[129] Ibid. Wheeler-Bennett. Nemesis of Power p.513

[130] Ibid. Goerlitz. The Memoirs of Field Marshal Keitel p.135

[131] Ibid. Wheeler-Bennett. Nemesis of Power p.513

[132] Hebert, Valerie Genevieve, Hitler’s Generals on Trial: The Last War Crimes Tribunal at Nuremberg University of Kansas Press, Lawrence Kansas 2010 pp.77-78

[133] Ibid. Wheeler-Bennett Nemesis of Power p.513 and footnote. He cites the three Army Group commanders, Leeb, Rundstedt and Bock. However Von Rundstedt’s biographer notes that “no evidence exists as to what Von Rundstedt’s to this was at the time.” Messenger, Charles, The Last Prussian: A Biography of Field Marshal Gerd Von Rundstedt 1875-1953 Brassey’s (UK) London England 1991. p.134

[134] Ibid. Reitlinger, The SS p.176

[135] Ibid. Megargee. War of Annihilation p.33

[136] Ibid. Warlimont. Inside Hitler’s Headquarters p.162

[137] Ibid. Goerlitz. The Memoirs of Field Marshal Keitel p.136

[138] Ibid. Goerlitz. The Memoirs of Field Marshal Keitel pp.136-137

[139] Ibid. Glantz and House. When Titans Clashed p.56

[140] Ibid. Blood. Hitler’s Bandit Hunters p.52

[141] Ibid. Reitlinger The SS p. 177

[142] Ibid. Shepherd. War in the Wild East p.54

[143] Ibid. Reitlinger The SS p. 177

[144] Ibid. Rhodes Masters of Death pp.12-13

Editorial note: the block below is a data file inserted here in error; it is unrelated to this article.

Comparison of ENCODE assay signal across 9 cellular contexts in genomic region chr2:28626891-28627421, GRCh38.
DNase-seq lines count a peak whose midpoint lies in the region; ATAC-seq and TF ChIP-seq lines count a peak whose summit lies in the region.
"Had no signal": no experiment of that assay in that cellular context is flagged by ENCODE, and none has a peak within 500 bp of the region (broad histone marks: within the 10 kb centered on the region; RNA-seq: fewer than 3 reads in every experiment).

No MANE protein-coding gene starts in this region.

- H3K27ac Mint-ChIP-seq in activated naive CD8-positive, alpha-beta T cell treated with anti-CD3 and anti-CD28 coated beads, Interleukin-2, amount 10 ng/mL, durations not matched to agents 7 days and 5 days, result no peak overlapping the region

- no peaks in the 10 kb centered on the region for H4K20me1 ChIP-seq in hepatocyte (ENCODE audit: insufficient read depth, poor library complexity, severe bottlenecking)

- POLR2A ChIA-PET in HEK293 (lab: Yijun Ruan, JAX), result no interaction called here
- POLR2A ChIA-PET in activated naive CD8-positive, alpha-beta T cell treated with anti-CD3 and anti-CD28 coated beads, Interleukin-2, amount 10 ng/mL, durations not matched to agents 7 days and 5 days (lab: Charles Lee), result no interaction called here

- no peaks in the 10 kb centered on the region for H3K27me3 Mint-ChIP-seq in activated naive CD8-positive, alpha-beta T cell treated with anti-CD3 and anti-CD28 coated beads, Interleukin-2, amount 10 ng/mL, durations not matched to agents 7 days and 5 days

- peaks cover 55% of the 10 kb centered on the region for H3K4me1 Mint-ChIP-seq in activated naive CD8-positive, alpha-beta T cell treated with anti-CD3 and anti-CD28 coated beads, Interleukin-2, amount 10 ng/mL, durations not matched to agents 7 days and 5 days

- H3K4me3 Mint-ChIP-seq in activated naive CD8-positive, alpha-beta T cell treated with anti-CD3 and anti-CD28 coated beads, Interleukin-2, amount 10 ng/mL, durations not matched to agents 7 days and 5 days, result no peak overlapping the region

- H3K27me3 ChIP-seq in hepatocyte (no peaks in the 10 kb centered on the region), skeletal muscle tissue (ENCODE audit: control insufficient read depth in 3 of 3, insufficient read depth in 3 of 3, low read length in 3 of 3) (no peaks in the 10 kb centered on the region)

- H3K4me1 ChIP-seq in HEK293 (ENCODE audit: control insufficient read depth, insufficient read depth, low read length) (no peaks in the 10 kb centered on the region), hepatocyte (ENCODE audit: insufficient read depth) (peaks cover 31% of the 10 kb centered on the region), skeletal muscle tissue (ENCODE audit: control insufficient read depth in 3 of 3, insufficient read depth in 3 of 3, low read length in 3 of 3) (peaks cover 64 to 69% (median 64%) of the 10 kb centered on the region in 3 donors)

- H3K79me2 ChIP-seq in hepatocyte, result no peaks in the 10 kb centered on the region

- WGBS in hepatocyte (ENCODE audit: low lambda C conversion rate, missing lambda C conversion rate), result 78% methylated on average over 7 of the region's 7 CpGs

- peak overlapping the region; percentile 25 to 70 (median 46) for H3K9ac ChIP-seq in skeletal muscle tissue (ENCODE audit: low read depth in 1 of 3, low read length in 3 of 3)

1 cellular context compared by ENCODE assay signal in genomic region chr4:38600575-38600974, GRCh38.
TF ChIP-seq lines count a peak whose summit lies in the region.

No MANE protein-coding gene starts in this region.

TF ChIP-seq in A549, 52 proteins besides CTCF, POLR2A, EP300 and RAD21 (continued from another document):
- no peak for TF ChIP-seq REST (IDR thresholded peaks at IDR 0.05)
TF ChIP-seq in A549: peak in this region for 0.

[145] Ibid. Westermann. Hitler’s Police Battalions p.167

[146] Ibid. Westermann. Hitler’s Police Battalions p.164

[147] Ibid. Blood Hitler’s Bandit Hunters p.141

[148] Ibid. Shepherd Wild War in the East p.48. Shepherd notes the deficiencies of these units in terms of organization, manpower and equipment which he calls “far short of the yardstick of military excellence with which the Wehrmacht is so widely associated

[149] Ibid.  Höhne The Order of the Death’s Head p. 356 Only one of the Einsatzgruppen commanding officers was a volunteer, Arthur Nebe who was involved in the conspiracy to kill Hitler. It is believed by many that Nebe volunteered to earn the clasp to the Iron Cross to curry favor with Heydrich and that initially “Nebe certainly did not know that “employment in the east” was synonymous with the greatest mass murder in history.

[150] Ibid. Bracher. The German Dictatorship p.422

[151] Ibid. Blood Hitler’s Bandit Hunters p.55

[152] Ibid. Höhne The Order of the Death’s Head p. 360

[153] Ibid.  Friedlander The Years of Extermination p.207

[154] Ibid. Höhne The Order of the Death’s Head p. 360

[155] Ibid. Tooze The Wages of Destruction p.481

[156] Ibid. Ferguson. The War of the World p.446